This 20-track compilation is taken solely from 1948-49 sessions, an era that has been drawn from repeatedly for Hooker anthologies. If anyone ever assembles a comprehensive Hooker discography that delineates not only his original releases, but where and when these have been reissued, he or she deserves a government grant or something, because it's not so easy to determine where or if some of these have not appeared on reissues or CD elsewhere. It does, however, yield a sizable scoop of material from Hooker's most primeval phase, the first half devoted to recordings he issued under his own name, including the well-known "Boogie Chillen" and "Crawlin' King Snake." It's the final ten tracks that might be more of a draw for collectors, since it features songs he cut under the pseudonyms Delta John, Birmingham Sam, and Texas Slim. All of those songs are recognizably early Hooker, with their irregular meters, foot-stompin' beats, and intense bursts of citified Delta blues notes. Whether because these were cut under assumed names or due to other reasons, occasionally it seems like these were opportunities to ramble afield into rather far-out territory for urban blues of the era. "Goin' Mad Blues," originally credited to Birmingham Sam, has a compelling almost rock boogie rhythm and violently strident guitar riffs, while Texas Slim vented a darker side of the Hooker persona, as indicated in titles like "Nightmare Blues," "Devil's Jump," and "I'm Gonna Kill That Woman." By all means, there are more coherent overviews of John Lee Hooker's early recordings, but this has its rewards for those who want to dig deeply into the period.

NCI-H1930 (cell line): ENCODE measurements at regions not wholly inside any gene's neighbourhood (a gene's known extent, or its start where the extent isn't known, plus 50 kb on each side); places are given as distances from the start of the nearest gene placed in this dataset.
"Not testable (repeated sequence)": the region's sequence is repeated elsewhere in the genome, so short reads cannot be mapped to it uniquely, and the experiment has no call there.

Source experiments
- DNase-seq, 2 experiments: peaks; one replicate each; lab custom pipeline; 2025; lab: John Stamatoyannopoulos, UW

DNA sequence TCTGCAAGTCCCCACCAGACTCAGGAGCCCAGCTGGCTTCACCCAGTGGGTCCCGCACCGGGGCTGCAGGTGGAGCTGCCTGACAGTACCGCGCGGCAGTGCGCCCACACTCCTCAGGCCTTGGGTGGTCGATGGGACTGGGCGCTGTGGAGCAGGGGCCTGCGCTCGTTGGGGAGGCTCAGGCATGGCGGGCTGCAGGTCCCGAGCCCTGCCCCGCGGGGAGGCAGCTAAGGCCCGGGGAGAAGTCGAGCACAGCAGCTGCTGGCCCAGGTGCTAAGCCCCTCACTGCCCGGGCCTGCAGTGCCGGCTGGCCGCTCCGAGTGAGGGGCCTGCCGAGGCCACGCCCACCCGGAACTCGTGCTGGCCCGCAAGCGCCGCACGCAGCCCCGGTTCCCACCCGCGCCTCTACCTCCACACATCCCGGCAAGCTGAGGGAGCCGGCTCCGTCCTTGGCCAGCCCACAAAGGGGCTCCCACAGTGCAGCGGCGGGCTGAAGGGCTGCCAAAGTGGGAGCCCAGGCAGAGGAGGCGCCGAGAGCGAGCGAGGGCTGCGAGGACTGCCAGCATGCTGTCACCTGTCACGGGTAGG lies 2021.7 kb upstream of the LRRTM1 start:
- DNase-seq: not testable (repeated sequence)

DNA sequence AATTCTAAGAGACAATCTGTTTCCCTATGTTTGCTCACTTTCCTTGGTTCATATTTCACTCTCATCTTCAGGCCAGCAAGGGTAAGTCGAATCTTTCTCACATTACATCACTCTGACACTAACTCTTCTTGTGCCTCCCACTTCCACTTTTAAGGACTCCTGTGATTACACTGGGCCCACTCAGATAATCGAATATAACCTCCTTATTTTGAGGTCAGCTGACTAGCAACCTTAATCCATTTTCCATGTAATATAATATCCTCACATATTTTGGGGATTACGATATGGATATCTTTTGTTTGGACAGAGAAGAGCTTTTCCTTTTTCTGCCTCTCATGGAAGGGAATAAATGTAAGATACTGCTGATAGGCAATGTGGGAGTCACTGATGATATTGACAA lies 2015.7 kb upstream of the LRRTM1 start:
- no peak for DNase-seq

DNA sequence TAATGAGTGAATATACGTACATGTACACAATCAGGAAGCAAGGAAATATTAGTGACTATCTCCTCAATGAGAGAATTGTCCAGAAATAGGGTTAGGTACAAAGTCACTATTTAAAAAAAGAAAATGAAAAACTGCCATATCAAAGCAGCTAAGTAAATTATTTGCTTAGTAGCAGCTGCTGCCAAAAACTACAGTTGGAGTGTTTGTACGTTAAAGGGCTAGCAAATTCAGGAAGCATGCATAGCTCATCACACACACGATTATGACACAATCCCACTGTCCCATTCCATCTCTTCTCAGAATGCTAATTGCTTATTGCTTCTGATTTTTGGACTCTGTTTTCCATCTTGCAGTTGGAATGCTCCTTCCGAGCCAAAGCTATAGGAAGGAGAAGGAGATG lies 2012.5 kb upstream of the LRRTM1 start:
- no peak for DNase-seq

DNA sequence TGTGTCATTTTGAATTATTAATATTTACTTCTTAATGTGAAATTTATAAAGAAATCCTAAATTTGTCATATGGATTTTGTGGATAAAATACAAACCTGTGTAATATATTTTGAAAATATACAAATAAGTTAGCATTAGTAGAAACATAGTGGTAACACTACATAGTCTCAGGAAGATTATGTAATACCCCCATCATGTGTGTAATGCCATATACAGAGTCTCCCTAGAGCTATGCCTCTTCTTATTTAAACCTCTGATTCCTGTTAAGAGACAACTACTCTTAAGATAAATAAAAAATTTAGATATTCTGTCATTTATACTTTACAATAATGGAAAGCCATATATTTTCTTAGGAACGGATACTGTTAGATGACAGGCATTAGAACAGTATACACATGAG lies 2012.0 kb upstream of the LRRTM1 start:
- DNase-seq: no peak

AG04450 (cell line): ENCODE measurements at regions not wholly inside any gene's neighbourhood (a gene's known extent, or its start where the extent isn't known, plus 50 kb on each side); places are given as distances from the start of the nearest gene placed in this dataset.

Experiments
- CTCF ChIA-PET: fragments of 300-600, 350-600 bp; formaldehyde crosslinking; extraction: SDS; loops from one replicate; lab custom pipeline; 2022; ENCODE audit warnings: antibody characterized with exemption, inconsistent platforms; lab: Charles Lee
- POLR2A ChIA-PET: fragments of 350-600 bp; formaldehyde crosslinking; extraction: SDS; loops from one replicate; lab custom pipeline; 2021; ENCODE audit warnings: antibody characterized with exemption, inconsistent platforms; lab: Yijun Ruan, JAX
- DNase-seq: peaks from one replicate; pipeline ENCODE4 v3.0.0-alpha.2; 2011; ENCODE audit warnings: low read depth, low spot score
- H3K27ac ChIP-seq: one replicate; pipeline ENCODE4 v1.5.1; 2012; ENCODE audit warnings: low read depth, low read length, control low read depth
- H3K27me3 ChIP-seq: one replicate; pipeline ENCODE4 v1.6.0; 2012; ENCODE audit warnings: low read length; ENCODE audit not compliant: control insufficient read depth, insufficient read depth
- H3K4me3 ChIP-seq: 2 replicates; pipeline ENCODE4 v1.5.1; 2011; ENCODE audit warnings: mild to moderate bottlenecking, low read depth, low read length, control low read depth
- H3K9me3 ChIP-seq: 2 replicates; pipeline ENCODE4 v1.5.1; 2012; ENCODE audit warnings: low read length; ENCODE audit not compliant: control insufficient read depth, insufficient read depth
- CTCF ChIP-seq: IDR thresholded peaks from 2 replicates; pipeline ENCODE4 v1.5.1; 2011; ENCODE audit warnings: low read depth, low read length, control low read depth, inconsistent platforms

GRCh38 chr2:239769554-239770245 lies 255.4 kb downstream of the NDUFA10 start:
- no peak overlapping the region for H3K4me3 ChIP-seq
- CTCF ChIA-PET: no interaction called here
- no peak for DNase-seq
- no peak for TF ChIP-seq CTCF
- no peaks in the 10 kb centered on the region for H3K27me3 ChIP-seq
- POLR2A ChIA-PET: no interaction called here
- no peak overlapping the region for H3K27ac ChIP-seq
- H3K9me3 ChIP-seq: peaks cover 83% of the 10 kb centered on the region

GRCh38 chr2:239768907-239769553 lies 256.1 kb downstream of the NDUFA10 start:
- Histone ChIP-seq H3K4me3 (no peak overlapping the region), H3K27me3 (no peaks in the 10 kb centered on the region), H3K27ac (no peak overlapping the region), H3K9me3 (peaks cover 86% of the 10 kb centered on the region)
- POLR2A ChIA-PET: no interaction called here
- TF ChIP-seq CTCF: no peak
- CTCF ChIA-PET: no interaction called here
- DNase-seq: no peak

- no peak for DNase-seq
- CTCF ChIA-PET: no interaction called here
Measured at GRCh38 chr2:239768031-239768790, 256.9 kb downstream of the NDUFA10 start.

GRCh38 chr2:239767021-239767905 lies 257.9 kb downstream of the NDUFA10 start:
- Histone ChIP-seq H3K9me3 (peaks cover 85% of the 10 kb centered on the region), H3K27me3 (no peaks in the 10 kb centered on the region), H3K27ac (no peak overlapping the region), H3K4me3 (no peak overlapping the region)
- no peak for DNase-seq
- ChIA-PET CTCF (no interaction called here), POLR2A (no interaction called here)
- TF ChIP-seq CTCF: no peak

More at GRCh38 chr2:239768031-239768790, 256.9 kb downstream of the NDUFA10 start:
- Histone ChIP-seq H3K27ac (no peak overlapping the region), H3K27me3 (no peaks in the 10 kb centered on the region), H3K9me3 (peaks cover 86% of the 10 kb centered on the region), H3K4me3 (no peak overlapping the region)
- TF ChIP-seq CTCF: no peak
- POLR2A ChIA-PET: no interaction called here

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AllMusic Review by Richie Unterberger